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Timothy P. Carney, Senior Columnist


NextImg:On the abortion pill, Republican Congresswoman Nancy Mace thinks the FDA should make its own law

The Constitution vested the power to make laws in Congress, which is the most democratically elected branch of government. The executive branch, with a couple of exceptions, does what Congress says. And since Marbury v. Madison, the federal court system has had the role of determining when the executive is doing something it’s not allowed to do.

Republican Congresswoman Nancy Mace of South Carolina seems pretty confused about all of this. She went on CNN to discuss the federal court ruling that the FDA didn’t follow the law when it approved the abortion pill in 2000.

OB-GYNS DISPUTE SAFETY OF ABORTION PILL AMID COURT BATTLE

Watch her comments here:


First, Mace agrees answered that a federal court may not “say that the FDA’s determination about a drug is invalid.”

Her argument against the ruling boiled down to, “This is the FDA’s decision.”

She argued, “This is an FDA-approved drug, I support the usage of FDA-approved drugs…. It’s up to us to decide as legislators…. So I agree with ignoring it at this point.”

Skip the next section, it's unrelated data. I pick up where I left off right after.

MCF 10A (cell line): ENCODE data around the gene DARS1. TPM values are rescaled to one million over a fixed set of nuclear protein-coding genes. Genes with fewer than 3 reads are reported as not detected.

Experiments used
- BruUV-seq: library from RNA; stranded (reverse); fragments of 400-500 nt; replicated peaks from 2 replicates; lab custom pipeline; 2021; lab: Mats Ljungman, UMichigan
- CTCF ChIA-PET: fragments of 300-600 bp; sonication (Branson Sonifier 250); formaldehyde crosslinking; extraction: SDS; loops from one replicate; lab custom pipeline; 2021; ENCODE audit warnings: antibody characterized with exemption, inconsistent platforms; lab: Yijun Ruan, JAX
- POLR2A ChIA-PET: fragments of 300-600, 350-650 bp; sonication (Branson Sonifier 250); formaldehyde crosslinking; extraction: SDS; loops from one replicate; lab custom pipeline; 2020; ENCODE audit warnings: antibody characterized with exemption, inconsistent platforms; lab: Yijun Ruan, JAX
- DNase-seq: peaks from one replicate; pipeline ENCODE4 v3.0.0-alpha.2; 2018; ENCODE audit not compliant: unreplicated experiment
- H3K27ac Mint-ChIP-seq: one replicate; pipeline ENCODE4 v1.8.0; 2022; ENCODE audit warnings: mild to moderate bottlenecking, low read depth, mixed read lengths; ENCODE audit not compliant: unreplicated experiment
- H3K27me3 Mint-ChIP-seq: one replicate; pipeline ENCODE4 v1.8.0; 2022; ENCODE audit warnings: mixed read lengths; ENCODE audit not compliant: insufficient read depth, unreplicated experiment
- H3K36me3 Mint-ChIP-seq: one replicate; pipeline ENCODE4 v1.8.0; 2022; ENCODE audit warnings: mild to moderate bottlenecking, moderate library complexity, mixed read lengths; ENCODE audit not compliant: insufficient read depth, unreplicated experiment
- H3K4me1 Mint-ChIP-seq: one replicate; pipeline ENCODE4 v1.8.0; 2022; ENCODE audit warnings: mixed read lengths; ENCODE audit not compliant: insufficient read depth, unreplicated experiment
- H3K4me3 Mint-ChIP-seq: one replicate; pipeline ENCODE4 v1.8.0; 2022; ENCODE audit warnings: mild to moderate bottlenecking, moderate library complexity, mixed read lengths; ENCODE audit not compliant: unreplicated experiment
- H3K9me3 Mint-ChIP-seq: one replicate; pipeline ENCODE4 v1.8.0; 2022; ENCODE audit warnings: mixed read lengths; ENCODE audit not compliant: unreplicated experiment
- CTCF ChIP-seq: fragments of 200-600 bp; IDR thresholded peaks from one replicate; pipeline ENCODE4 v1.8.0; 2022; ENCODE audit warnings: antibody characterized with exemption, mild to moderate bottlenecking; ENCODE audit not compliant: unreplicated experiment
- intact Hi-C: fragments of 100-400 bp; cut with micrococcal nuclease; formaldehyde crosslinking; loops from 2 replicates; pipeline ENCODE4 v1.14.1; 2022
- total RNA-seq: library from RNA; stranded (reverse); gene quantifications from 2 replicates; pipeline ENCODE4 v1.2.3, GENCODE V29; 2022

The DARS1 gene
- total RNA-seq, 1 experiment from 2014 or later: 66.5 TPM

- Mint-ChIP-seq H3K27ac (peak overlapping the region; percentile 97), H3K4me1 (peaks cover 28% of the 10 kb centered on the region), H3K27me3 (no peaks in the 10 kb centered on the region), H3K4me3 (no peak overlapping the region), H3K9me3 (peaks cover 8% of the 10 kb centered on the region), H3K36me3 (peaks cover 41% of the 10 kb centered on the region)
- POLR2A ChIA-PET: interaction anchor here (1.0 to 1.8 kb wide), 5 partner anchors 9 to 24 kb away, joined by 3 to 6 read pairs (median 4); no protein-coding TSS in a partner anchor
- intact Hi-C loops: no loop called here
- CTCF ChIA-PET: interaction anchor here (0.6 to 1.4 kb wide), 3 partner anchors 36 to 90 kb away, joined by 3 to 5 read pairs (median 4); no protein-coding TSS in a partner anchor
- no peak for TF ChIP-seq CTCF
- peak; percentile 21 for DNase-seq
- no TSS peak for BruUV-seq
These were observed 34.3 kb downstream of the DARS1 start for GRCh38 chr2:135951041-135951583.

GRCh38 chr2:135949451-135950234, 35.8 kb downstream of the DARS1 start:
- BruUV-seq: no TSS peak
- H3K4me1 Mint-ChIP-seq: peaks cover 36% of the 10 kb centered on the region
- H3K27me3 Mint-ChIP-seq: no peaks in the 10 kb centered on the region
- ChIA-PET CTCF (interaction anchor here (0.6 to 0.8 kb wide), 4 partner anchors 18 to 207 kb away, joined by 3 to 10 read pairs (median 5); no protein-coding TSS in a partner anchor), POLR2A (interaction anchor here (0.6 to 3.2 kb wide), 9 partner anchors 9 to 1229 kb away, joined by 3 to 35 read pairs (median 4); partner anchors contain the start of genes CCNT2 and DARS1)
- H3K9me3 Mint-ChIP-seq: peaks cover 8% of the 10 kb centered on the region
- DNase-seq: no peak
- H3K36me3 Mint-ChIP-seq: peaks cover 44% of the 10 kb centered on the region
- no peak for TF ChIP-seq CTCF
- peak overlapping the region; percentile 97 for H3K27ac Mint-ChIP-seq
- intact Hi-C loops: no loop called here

She then agrees that “the FDA should ignore this.”

The implication here is that the FDA can do whatever it wants, however it wants, regardless of what Congress says.

One of the central points in the circuit court opinion was that the FDA used an expedited process when the law didn’t allow an expedited process. If the FDA does stuff that Congress hasn’t authorized the FDA to do — such as rush through the approval of a drug that doesn’t treat a disease under a law for drugs that treat diseases — then it is the job of the federal courts to say, “No, you can only do this if Congress says you can.”

The irony is that Mace is actually in Congress. If she wants the FDA to have the power to do rush-approval of abortion drugs, she could propose a law saying that. Heck, she could propose a law saying that the abortion pill is legal, regardless of what the FDA says.

CLICK HERE TO READ MORE FROM THE WASHINGTON EXAMINER

So it’s extra weird for her to assert that the FDA actually has lawmaking power that is not checkable by democratically elected members of Congress.

Of course, Congress has been ceding its authority to the executive branch for decades, with war powers being the most glaring example, although this also includes taxing powers. If Congresswoman Mace supports abortion pills, she should propose an abortion-pill legalization law instead of telling the executive branch to make its own law and ignore federal courts.